Configuration management, however, is more than just using a system like Git. It also includes the definition of policies to handle system versions. For example, a team might decide on an x.y.z format to identify the versions of a library they’re working on, where x, y, and z are integers. A change in x indicates a major version launch with substantial new features, changes in y denote a minor version with small updates, while changes in z point to a patch release with only bug fixes. This scheme is often referred to as semantic versioning.

1.2.7 Project Management

Project management plays a relevant role in software development. It involves activities ranging from negotiating contracts with customers, human resource management (hiring, training, and setting promotion policies and remuneration values), to risk management, monitoring competition, finance, and marketing. In this context, stakeholders is a term that refers to all parts with a vested interest in the project. This includes individuals or organizations that affect or are affected by the project, such as developers, project managers, contracted companies, supply vendors, and in some cases, government entities.

Brooks’ Law, stated by Frederick Brooks, is a well-known adage in the are of software project management:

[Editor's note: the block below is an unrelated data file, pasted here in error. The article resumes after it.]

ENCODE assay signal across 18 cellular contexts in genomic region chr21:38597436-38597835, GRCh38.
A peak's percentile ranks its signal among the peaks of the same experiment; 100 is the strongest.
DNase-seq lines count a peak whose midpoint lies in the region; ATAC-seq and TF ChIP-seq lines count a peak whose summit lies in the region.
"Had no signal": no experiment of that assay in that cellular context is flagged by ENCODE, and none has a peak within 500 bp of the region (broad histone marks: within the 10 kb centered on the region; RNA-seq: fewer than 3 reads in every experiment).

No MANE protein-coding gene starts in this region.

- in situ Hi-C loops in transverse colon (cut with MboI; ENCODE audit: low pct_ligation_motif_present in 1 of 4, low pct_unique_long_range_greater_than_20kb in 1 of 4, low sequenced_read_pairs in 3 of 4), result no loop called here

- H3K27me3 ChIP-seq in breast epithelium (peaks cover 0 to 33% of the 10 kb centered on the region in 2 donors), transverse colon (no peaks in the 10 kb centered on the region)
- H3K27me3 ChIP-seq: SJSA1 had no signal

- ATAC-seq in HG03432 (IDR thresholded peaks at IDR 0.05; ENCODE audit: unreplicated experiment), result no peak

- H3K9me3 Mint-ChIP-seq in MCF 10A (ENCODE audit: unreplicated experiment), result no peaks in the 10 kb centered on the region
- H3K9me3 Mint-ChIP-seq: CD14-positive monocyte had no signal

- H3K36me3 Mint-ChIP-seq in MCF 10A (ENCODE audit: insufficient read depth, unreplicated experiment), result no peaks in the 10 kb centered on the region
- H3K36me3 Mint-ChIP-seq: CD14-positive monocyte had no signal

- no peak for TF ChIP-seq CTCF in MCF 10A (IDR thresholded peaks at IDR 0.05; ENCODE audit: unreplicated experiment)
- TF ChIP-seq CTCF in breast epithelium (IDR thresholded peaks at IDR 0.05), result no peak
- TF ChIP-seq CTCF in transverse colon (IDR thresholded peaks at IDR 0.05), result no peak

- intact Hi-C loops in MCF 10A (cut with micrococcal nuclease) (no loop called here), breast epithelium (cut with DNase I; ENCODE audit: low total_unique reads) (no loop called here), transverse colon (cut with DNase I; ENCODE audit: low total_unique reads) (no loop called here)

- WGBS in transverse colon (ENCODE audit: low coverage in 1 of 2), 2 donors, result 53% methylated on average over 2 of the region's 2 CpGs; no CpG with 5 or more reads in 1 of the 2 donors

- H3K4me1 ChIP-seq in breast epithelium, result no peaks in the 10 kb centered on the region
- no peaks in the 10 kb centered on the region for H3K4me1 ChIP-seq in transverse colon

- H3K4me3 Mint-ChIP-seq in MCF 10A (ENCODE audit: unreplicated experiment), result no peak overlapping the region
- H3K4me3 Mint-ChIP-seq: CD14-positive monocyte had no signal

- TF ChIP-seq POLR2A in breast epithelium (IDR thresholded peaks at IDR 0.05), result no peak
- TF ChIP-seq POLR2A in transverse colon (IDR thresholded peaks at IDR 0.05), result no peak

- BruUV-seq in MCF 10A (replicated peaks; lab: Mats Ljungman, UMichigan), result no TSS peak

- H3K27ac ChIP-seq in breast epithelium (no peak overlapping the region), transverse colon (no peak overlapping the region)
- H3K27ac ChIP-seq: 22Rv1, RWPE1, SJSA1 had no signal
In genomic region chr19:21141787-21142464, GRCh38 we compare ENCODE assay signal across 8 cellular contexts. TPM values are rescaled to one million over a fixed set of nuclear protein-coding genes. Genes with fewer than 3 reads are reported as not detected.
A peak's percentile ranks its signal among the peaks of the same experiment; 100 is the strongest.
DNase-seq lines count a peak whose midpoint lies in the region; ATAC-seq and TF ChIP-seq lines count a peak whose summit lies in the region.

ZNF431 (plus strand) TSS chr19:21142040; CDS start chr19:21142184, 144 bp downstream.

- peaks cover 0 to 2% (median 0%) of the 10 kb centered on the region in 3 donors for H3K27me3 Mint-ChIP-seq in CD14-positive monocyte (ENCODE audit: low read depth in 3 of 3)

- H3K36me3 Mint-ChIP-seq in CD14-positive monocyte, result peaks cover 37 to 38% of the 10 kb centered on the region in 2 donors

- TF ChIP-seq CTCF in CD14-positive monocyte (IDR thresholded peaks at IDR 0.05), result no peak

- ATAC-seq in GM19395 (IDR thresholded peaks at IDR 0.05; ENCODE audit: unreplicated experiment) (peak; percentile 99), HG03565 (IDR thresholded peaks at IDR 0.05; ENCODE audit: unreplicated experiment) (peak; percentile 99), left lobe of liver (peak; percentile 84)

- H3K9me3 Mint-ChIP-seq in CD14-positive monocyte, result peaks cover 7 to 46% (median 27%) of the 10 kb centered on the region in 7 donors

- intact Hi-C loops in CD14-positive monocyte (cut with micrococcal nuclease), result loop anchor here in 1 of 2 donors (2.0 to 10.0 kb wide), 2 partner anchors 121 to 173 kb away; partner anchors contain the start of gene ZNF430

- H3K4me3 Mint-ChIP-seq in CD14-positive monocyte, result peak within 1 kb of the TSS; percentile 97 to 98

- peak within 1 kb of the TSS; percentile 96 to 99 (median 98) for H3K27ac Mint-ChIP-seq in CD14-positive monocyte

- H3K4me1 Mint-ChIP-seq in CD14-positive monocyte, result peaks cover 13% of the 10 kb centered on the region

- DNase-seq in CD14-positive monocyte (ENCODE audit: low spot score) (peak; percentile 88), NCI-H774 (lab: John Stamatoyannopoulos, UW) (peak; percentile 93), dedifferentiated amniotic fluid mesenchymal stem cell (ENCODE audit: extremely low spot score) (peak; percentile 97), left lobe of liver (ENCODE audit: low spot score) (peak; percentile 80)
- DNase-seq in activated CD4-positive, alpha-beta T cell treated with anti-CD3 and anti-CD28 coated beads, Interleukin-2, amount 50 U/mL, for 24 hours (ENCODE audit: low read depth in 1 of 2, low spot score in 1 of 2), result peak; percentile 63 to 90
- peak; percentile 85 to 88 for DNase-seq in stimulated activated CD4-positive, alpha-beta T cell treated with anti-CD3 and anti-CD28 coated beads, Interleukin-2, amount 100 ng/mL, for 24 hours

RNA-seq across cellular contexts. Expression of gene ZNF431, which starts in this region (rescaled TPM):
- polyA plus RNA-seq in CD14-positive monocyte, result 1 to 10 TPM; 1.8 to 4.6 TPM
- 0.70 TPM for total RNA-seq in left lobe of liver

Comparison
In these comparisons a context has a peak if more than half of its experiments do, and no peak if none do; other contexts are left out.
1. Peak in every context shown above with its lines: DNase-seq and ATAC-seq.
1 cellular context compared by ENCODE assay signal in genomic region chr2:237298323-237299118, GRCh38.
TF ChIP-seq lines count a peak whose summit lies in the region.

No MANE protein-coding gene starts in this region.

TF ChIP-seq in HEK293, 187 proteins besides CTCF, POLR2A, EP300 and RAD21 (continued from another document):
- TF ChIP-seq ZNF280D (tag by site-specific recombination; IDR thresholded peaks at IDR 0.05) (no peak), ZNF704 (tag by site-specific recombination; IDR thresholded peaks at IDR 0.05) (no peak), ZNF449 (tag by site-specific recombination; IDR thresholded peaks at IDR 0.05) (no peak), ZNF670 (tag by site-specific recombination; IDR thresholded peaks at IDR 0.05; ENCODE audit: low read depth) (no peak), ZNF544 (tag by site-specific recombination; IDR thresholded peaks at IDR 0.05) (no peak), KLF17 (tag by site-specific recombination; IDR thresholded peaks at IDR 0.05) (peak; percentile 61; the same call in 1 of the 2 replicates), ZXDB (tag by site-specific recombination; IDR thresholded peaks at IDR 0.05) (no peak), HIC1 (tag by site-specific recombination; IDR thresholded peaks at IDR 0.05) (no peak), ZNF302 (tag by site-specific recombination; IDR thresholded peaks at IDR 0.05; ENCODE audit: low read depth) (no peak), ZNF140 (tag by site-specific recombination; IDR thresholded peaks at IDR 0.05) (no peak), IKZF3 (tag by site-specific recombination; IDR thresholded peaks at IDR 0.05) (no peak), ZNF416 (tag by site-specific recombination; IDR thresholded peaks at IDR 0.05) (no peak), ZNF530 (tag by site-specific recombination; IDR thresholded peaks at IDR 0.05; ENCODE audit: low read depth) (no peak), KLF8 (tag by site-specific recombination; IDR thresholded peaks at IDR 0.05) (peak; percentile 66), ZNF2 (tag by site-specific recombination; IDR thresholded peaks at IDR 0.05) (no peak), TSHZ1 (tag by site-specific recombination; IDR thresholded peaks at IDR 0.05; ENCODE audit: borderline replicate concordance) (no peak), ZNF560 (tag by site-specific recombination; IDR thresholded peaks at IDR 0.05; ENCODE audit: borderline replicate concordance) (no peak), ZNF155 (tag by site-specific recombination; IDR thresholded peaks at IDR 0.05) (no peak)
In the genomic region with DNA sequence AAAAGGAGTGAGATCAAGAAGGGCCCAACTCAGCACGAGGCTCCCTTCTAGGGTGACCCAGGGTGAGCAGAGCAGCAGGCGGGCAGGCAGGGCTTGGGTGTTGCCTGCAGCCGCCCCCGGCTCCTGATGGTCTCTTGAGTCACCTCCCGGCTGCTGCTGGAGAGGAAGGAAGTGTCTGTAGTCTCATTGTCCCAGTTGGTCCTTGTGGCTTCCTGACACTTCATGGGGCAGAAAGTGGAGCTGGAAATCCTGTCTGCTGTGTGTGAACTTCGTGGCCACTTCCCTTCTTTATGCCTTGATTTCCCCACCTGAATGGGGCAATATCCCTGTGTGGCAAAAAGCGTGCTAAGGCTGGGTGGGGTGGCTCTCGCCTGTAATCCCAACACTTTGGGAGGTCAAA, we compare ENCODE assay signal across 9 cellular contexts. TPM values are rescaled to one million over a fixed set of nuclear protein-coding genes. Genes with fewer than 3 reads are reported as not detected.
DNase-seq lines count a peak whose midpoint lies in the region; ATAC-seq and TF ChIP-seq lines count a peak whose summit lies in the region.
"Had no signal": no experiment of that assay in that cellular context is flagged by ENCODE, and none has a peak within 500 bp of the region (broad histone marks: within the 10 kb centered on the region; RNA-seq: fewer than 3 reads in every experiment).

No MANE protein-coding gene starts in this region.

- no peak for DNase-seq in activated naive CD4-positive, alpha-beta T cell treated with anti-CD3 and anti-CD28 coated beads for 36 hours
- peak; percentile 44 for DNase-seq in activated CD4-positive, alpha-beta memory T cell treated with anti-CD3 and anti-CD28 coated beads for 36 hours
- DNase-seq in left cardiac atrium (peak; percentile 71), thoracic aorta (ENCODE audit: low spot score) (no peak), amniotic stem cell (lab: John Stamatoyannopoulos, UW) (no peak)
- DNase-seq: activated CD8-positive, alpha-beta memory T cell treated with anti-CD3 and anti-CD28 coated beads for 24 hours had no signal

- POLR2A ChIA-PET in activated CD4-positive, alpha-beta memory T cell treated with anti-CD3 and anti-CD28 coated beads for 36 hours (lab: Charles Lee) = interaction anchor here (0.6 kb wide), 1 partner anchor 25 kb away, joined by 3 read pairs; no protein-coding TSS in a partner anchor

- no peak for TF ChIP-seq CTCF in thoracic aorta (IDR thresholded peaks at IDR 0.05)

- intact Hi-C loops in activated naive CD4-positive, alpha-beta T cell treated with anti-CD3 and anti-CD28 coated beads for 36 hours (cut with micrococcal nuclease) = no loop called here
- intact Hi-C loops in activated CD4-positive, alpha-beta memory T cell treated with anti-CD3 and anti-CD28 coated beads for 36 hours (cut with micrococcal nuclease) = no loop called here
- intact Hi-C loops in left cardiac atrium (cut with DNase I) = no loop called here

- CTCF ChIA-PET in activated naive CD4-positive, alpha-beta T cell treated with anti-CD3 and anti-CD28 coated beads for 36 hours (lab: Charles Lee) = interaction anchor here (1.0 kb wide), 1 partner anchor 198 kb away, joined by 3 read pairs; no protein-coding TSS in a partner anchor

Adding manpower to a late software project makes it later.

The rationale is that new developers need time to understand the codebase, architecture, and design before becoming productive. Moreover, larger teams need more communication and coordination to facilitate decision-making. For instance, a team with three developers (d1, d2, d3) would have three communication channels (d1-d2, d1-d3, and d2-d3). If the team expands to four members, the channels double to six. With ten developers, the communication channels increase to 45. For this reason, software is typically developed in small teams of at most a dozen engineers.

In-Depth: Brooks’ Law is drawn from a classic software project management book, The Mythical Man-Month. The first edition was published in 1975 (link), with Brooks documenting the lessons learned from his time as an IBM project manager. The 20th-anniversary edition includes a new chapter featuring the article No Silver Bullet—Essence and Accidents of Software Engineering, originally published in 1987. In 1999, Frederick Brooks received the Turing Award, the highest honor in Computer Science, akin to a Nobel Prize.

1.2.8 Process

A software process defines the sequence of activities and events necessary to build and deliver software. Indeed, software construction can be compared to the construction of buildings, which need to follow a particular sequence of activities: foundation, masonry, roofing, plumbing installations, electrical installations, painting, among others.

There are two main types of processes that can be used in the construction of software:

  • Waterfall processes
  • Agile processes